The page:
The 193-page report examined the response of former President Barack Obama’s administration to the conflict in Syria, gaming out some 25 hypothetical scenarios to gauge the success or failure of different levels of American involvement. The report found that President Obama’s decisions were better than some and worse than others, concluding that “no single American action would have guaranteed a significant reduction in the violence there,” according to the Times. But intense criticism from some of the museum’s backers and conservatives, who charge the report serves to exonerate the former President’s often maligned response to the Syrian crisis, prompted the museum to pull the report from its website, a move reported by Tablet Magazine earlier this month. The museum has not released a public statement on why it sponsored and then subsequently removed the report, but according to the Times, the institution was “caught off guard by the impact and furor that its own report would have.”
06 A team of amateur archaeologists discovered a major Roman mosaic in Suffolk, England, but were forced to re-bury it due to a lack of funding.
(via the New York Times)
A team of 55 amateur archaeologists came across the the mosaic near the village of Boxford last month, towards the end of a three-year dig supported by the Heritage Lottery Fund, a national charity funded by lottery receipts. Joy Appleton, who leads the Boxford History Project, first saw the traces of the red tiles that form the mosaic, which dates back to near 380 AD. The mosaic depicts Bellerophron, a mythical Greek figure said to have killed a fire-breathing monster, along with other heroes. Experts hailed the mosaic’s inventive nature. Anthony Beeson, a specialist in classical art, noted that he could not think of “another Roman mosaic in this country that is as creative as this one.” The cost of removing the mosaic would easily reach six figures. But should additional funding for excavation be secured, the mosaic would be excavated next year. Until then, given that mosaics quickly deteriorate, the work was re-buried, though some fear that it could be damaged by treasure hunters if its location becomes more widely known.
The Supreme Court will hear arguments in Trump v. Hawaii next month. The case will determine the legality of the President’s March executive order preventing the resettlement of refugees, as well all travel to America, by individuals from Iran, Sudan, Somalia, Syria, Libya, and Yemen lacking a “bona fide” connection to the United States. Individual museums, as well as a host of other arts organizations representing museums, curators, and teachers, filed the brief opposing the executive order, which critics have dubbed a “Muslim ban.” The brief argues that the travel ban harms the American public by “preventing or discouraging many artists, lenders, curators, and scholars from traveling to the United States.” The Guggenheim originally initiated the briefs in March, according to artnet News, filing them in two appeals courts that were then separately considering the constitutionality of the ban. The President’s initial travel ban in January was met with widespread criticism and protest within and beyond the art world, prompting institutions such as the Museum of Modern Art to take a stand by hanging the work of artists from the impacted countries.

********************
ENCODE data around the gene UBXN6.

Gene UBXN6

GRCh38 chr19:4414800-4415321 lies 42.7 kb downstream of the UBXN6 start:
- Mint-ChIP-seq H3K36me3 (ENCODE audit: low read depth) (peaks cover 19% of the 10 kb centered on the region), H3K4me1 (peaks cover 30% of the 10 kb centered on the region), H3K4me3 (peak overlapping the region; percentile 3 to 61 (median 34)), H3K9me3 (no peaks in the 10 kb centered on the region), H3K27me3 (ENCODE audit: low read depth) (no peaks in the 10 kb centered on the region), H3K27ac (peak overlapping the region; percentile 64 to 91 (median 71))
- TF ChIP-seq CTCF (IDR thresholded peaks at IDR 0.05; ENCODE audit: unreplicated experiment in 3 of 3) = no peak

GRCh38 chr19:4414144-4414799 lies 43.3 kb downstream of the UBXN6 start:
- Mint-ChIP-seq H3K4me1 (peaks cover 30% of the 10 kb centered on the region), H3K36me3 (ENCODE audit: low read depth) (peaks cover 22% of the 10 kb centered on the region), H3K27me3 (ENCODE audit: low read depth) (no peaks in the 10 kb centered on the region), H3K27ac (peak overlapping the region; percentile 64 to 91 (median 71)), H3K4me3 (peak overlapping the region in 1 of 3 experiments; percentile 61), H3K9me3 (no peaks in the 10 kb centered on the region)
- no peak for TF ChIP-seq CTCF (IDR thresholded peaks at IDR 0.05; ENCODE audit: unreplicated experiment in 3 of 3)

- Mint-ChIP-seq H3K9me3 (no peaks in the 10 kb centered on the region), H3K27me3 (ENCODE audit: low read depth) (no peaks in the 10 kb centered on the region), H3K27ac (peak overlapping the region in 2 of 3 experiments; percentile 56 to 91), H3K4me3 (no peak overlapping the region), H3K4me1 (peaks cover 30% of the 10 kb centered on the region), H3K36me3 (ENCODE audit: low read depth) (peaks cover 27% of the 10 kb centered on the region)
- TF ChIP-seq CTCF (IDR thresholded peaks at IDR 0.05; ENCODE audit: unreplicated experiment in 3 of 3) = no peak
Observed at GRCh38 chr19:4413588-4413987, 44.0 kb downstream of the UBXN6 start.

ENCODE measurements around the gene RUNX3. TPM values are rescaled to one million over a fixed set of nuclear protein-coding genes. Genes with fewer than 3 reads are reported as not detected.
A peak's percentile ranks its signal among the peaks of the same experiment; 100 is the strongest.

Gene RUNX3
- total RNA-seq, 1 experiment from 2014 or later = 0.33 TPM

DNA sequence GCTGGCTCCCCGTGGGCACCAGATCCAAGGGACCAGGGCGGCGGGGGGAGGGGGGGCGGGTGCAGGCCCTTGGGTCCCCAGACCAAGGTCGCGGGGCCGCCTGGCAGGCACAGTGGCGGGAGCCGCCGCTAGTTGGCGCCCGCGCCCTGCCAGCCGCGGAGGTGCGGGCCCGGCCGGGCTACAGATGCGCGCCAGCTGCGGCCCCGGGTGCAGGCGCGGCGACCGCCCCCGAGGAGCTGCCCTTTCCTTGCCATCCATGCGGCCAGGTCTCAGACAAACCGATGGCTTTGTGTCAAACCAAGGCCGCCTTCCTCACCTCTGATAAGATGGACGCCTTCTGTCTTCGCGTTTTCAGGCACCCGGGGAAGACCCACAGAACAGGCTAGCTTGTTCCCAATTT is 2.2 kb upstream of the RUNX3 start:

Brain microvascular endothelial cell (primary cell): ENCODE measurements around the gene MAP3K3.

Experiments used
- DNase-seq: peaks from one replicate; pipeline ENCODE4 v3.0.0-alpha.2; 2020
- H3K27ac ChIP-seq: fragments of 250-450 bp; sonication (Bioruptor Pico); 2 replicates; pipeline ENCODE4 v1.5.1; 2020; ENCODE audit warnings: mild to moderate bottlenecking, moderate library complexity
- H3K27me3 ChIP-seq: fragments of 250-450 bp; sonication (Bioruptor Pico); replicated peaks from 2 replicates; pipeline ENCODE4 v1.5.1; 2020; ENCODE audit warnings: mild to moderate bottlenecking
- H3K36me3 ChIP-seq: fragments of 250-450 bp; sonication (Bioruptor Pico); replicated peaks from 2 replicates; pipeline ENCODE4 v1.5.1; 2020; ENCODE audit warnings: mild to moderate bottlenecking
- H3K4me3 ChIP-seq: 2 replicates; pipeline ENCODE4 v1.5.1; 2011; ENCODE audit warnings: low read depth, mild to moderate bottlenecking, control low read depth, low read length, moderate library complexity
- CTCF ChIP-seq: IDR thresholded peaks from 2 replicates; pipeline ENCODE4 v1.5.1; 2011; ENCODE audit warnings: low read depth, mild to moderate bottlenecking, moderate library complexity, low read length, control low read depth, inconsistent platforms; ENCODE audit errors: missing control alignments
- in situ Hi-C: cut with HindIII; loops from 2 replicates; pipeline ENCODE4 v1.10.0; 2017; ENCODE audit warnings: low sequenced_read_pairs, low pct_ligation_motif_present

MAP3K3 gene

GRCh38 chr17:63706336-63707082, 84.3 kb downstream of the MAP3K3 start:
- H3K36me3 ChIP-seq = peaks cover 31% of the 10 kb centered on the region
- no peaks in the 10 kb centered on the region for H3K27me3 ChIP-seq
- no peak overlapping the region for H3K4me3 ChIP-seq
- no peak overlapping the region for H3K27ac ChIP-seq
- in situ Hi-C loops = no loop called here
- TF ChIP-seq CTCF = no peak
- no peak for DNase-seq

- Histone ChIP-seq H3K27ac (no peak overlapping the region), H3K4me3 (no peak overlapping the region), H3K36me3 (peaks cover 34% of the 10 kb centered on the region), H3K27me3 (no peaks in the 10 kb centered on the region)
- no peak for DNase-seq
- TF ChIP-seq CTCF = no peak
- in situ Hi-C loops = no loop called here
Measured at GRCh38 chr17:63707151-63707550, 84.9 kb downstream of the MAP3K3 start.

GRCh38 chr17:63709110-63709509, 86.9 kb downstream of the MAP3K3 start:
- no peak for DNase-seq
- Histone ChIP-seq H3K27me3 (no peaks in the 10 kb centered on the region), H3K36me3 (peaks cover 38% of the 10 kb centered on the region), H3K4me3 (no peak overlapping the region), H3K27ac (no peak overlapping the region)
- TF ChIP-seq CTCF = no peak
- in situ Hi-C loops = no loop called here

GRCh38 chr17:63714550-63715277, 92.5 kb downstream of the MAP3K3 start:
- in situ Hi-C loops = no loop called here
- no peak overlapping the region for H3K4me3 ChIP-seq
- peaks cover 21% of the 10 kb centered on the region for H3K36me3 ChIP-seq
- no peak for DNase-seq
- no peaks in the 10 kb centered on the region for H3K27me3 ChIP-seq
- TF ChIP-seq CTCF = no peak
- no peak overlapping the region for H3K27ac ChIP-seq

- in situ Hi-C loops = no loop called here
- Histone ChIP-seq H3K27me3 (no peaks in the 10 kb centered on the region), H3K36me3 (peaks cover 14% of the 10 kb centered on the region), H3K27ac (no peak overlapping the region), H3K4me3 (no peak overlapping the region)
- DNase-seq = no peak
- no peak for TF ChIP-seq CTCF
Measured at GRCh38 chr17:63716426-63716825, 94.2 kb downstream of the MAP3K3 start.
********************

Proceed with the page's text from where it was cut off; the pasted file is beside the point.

08 A New York judge dismissed a $30 million lawsuit seeking the return of an allegedly stolen Henri Matisse painting from London’s National Gallery.
Three grandchildren of the titular subject of Matisse’s Portrait of Greta Moll (1908) filed a lawsuit in the U.S. against London’s National Gallery in September. The suit claimed that the work was stolen from owner Greta Moll in the years following World War II, invalidating the ownership of anyone who possessed it since, and thus rightfully belonging to Moll’s heirs. But in a 28-page ruling issued Thursday, U.S. District Judge Valerie Caproni found that the heirs waited too long to bring their claim. The court also ruled that the National Gallery, which enjoys sovereign immunity as part of the British government, cannot be sued under U.S. law. A lawyer for the heirs declined comment to Reuters, while Sarah Andre, a lawyer for the museum, said that the National Gallery is “particularly pleased with the district court’s recognition that this case does not involve a taking in violation of international law.”
09 Turner Prize winner Gillian Wearing has unveiled her design for a statue of suffragist leader Millicent Fawcett to appear in London’s Parliament Square.
(via The Guardian)
The public sculpture comes after feminist campaigner Caroline Criado-Perez had gathered 85,000 signatures calling for a statue of a woman to be built there for the first time. The design of the statue was unveiled on Tuesday and its construction “was granted conditional approval by Westminster city council,” The Guardian wrote. “A detailed model of the monument shows Fawcett holding a sign that reads ‘Courage calls to courage everywhere,’ taken from a speech she gave after the death of fellow campaigner Emily Wilding Davison at the 1913 Epsom Derby,” The Guardian reported. The artist borrowed and scanned one of Fawcett’s actual brooches to incorporate it into the statue’s design. Wearing will be the first female artist to create a statue of any gender for the square.
10 Theaster Gates was named the first American winner of the Nasher Prize for Sculpture, which comes with a $100,000 honorarium.
(via Dallas News)
Director of the Nasher Sculpture Center, Jeremy Strick, announced Gates’s victory on Tuesday at the Rachofsky Warehouse in Texas. Gates’s art, which often tackles issues related to civil rights and incorporates aspects such as gospel music and African American film caches, “reflects powerfully his personal experience and that of the broader African American community,” Strick said. Known for his work on social justice and race, Gates “is a fitting choice at a time when the United States has immersed itself in a re-examination of race and the divisions it spawns in American Society,” wrote Dallas News. Strick, who moderated jury discussions held in London this summer, sang Gates’s praises and said that he was “truly thrilled by the choice.” Gates follows in the footsteps of Colombian sculptor Doris Salcedo and French artist Pierre Huyghe, who previously won the for the world’s largest prize exclusively for sculpture.
Cover Image: Photo by Ronaldo Schemidt. Image via AFP/Getty Images